The stress response normally results in the release of glucorticoid hormones that are secreted by the adrenal glands to enable several physiological functions. However, chronic stress leads to continual release of these hormones that are associated with serious mental and physical health problems.
Recent data show that environmental factors such as stress and toxins, for example pesticides and smoking, during prenatal and/or early life are known to result in adverse health effects not only in offspring but also in subsequent generations via epigenetics. These important studies are summarized below.
Effect of stress on early life, genetics and during conflict
The impact of stress on chronic non-communicable disorders, including common mental health disorders like depression, is discussed by George Chrousos in a video Q & A published in BMC Medicine. He highlights the physiological and economic factors that affect stress, as well as how it can be prevented and emphasizes the long term effects of stress in prenatal and early life by saying that:
“Prenatal and early life, (especially the first five years of life), are extremely vulnerable periods and that is why they are called critical or critically vulnerable periods. If there is stress during this time the stress hormones leave behind an epigenetic imprint, which accompanies the child for the rest of his or her life into adulthood and old age.”
There are several studies on the genetics of depression. The latest meta-analysis by Rudolf Uher and colleagues suggests the brain-derived neurotrophic factor (BDNF) Val66Met genetic polymorphism interacts more strongly with life stress than childhood adversity in depression. Even the authors of this analysis admit that most studies utilized self-report questionnaires which are subject to recall bias, and more robust methods are required to measure life stress such as interviews or use of social services records.
Posttraumatic stress disorder (PTSD) is one of the devastating effects of stress during war and conflict situations and a study shows paternal and maternal PSTD have differential epigenetic effects on the offspring of holocaust survivors. These survivors are vulnerable to anxiety and depression that is passed down from their parents which are mediated via epigenetics and not genetic transmission.
Jonathan Wells and colleagues additionally discuss how exposure to violence, mental health stressors, infection and malnutrition during war have intergenerational effects on health, and suggest long-term interventions are required in post-conflict situations.
Exposure from prenatal stress and environmental toxins
There are a number of studies that have determined the effects of stress across generations in general. A recent study by Gerlinde Metz and colleagues is the first to show that prenatal stress across generations in rats leads to reduced gestational length, poor pregnancy outcomes and epigenetic changes in somatic cells, suggesting a family history of stress could be linked to preterm birth and pregnancy outcomes in humans.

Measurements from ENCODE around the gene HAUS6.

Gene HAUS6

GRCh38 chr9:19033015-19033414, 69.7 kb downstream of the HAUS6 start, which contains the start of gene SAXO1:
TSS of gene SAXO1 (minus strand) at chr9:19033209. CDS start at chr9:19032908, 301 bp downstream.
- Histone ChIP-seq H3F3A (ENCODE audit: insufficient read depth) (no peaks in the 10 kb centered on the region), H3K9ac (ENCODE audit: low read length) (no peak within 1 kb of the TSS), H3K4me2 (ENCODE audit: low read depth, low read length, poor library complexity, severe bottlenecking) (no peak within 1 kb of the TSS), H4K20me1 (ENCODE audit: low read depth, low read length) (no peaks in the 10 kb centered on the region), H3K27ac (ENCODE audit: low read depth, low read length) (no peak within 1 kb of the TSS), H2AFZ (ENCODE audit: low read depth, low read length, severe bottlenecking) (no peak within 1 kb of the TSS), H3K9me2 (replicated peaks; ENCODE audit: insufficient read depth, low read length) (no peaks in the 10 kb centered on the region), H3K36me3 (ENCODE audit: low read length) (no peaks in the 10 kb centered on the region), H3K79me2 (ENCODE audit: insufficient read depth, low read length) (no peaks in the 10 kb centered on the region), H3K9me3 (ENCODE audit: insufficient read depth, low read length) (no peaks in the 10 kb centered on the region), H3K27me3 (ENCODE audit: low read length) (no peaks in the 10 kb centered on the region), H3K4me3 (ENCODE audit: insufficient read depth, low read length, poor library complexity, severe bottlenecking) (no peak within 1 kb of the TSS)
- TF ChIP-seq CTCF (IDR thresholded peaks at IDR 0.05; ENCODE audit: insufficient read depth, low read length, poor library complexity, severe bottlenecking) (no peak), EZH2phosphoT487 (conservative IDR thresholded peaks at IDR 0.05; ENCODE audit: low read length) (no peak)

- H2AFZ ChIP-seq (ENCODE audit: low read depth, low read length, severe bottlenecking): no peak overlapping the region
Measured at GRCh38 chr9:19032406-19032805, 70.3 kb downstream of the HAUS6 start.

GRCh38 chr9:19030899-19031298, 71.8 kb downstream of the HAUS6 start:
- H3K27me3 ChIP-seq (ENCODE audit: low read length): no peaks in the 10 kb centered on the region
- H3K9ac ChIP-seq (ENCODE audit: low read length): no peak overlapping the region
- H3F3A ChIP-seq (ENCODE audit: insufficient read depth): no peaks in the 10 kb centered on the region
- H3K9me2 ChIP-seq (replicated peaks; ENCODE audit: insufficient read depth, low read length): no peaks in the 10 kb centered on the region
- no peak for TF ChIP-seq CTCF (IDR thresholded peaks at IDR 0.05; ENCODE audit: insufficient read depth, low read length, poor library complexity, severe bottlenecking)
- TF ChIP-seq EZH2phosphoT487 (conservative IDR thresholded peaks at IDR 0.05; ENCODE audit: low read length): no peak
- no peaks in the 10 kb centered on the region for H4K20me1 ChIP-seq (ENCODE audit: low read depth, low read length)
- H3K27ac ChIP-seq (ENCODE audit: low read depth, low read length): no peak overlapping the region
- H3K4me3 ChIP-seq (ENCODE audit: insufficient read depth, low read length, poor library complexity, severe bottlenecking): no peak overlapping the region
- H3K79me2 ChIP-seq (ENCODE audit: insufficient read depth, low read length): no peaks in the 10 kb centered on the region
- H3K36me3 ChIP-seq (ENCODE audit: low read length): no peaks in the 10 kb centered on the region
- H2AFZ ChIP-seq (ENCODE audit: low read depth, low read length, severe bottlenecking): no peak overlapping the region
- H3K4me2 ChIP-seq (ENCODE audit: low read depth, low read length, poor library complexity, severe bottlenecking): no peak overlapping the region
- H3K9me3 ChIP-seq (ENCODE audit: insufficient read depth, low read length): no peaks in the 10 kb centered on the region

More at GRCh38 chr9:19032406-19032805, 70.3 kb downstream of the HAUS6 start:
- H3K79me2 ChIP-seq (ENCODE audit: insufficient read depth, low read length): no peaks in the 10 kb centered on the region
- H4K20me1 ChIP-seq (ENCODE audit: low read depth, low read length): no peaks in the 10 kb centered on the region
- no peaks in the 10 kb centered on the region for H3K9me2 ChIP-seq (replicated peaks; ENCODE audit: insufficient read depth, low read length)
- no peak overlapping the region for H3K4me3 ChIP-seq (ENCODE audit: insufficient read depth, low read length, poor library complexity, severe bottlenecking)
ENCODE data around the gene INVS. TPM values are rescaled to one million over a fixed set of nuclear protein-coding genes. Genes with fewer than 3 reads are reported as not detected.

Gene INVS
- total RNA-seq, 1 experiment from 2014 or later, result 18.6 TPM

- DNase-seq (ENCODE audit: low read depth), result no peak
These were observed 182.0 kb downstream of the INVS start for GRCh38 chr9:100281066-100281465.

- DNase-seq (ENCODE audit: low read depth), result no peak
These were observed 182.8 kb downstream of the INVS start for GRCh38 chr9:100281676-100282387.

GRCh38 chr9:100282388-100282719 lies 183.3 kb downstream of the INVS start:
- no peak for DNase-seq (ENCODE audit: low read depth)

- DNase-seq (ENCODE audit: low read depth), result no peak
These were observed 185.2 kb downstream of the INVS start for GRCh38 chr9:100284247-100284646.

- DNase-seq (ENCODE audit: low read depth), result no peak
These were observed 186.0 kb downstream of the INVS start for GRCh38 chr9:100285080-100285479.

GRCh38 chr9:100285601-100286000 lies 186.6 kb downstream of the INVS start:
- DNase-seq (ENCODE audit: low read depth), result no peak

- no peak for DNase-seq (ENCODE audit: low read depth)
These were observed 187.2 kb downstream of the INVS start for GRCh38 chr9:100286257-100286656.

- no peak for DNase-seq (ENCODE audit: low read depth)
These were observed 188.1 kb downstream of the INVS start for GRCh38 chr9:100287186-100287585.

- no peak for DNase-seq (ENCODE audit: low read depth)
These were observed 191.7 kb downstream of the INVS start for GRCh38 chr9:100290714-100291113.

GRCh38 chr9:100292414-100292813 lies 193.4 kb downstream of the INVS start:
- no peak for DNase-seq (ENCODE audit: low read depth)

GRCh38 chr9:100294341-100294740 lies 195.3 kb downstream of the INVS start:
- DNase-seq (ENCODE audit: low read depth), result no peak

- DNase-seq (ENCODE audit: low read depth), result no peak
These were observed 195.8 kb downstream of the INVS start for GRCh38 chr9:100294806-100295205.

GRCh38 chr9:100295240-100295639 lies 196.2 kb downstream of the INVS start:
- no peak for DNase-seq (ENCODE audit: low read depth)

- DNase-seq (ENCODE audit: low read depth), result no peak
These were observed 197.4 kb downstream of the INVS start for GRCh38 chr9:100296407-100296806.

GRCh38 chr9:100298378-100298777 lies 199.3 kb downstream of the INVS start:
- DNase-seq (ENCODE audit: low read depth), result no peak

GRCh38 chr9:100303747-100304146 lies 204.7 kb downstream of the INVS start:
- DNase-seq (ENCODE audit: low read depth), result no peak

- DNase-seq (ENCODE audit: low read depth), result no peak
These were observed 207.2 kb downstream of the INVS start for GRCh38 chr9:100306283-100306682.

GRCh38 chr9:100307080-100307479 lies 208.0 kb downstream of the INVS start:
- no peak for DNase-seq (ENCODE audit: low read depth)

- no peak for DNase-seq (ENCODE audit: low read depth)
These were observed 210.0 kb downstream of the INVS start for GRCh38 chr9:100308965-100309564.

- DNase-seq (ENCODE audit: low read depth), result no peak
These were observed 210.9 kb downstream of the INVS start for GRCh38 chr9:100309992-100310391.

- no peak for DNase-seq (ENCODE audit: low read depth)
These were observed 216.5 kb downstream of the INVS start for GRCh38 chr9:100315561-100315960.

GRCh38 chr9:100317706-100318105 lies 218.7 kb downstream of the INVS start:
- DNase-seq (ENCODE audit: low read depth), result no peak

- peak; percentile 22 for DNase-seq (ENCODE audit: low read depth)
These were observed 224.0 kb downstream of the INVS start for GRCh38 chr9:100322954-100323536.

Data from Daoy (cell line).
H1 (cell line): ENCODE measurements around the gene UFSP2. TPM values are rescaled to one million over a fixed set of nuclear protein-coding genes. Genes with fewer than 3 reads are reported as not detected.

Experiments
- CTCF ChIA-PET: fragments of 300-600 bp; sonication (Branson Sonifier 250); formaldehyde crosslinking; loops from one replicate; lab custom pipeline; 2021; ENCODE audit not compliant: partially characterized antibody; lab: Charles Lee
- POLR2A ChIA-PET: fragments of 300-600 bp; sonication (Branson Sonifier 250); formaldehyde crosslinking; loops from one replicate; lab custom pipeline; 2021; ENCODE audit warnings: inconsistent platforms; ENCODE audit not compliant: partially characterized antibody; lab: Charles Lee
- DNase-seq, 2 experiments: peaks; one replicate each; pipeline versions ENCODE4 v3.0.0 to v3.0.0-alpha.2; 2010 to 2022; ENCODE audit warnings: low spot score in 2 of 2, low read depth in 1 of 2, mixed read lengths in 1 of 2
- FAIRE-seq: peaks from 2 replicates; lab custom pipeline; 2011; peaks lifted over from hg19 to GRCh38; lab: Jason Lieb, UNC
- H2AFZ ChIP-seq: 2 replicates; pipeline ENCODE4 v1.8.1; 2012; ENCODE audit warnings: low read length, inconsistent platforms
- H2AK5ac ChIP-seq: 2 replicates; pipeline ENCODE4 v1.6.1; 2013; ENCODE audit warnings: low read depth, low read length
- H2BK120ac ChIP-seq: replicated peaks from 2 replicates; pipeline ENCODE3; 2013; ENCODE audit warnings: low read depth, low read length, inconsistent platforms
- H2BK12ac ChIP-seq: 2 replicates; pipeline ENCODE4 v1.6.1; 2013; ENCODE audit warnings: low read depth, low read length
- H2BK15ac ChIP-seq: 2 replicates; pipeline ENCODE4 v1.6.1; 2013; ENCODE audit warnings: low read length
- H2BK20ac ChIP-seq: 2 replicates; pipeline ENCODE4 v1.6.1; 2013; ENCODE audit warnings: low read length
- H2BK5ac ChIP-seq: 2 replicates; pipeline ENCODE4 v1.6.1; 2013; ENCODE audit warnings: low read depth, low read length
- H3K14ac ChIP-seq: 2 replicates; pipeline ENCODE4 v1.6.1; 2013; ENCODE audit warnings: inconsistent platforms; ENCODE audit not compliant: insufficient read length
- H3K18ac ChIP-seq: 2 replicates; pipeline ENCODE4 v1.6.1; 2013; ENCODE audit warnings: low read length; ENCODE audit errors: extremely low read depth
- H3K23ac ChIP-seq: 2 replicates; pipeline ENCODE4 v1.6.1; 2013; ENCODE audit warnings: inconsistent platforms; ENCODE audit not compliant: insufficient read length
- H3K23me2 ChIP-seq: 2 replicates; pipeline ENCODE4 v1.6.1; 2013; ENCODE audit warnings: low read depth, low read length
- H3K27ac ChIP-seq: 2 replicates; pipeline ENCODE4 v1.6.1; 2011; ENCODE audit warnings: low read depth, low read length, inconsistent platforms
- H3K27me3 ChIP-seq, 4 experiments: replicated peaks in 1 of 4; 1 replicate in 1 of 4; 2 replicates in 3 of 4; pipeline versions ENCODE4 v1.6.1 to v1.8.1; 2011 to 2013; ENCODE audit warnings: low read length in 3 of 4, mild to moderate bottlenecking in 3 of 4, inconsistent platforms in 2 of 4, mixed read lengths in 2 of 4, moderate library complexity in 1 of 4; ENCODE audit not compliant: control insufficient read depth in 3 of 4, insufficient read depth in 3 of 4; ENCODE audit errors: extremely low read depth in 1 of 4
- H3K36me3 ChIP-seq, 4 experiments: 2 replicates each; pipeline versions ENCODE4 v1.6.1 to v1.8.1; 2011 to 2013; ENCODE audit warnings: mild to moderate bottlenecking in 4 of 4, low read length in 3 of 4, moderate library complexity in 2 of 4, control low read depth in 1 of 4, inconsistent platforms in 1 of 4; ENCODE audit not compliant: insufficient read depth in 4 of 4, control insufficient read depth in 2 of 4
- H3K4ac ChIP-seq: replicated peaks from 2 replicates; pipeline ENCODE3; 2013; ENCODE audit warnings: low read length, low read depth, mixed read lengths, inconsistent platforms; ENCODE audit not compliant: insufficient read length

Michael Skinner comments on this observation, highlighting that several studies now support an epigenetic link between stress and inheritance of disease. He says,
“The concept that ancestral stress, particularly during gestation, may influence disease etiology for generations to come is an important aspect to consider in regards to our environment and society. This is a novel concept that will need to be seriously considered in our future health management and therapy.”
Moving onto environmental toxicants like pesticides evidence from Michael Skinner’s own laboratory shows exposure of female rats to dichlorodiphenyltrichloroethane (DDT) promotes obesity and associated epigenetic changes three generations later, suggesting that some cases of obesity may be partly due to environmentally induced transgenerational inheritance.
Interestingly obesity in fathers is associated with a decrease in methylation of the insulin-like growth factor 2 gene in their newborns as observed in a study by Cathrine Hoyo and colleagues. The findings suggest that paternal obesity may disrupt normal imprinting in germ cells and affect the health of their offspring.
With regard to nicotine exposure during pregnancy a ground breaking preclinical study by Virender Rehan and colleagues shows nicotine exposure induces asthma in offspring, and the effects are permanently transmitted to subsequent generations via epigenetic changes in germ cells, providing a breakthrough in studying multigenerational effects of toxins. In light of these findings Frances Leslie discusses the importance of effective smoking cessation strategies during pregnancy. She says,
“Preclinical investigators have long argued that nicotine is a developmental teratogen and should not be used as a treatment for pregnant smokers [2,11]. The current finding of multigenerational effects of in utero nicotine exposure will provide critical support for this view.”
Overall, the evidence and discussions highlight that that prenatal and early life periods are influenced by stress and environmental toxins which result in unhealthy outcomes in the offspring and subsequent generations. Additionally, ancestral stress associated with war and conflict situations lead to traumatic effects over generations. In general the effects of exposure to stress and toxins observed across generations are mediated via epigenetic mechanisms and thus emphasis should be placed on the environment in our society to enable management and treatment of health outcomes.
The articles on the effects of stress and environmental toxins across generations have been published in BMC Medicine and these can be viewed at https://www.biomedcentral.com/bmcmed/tags/generation
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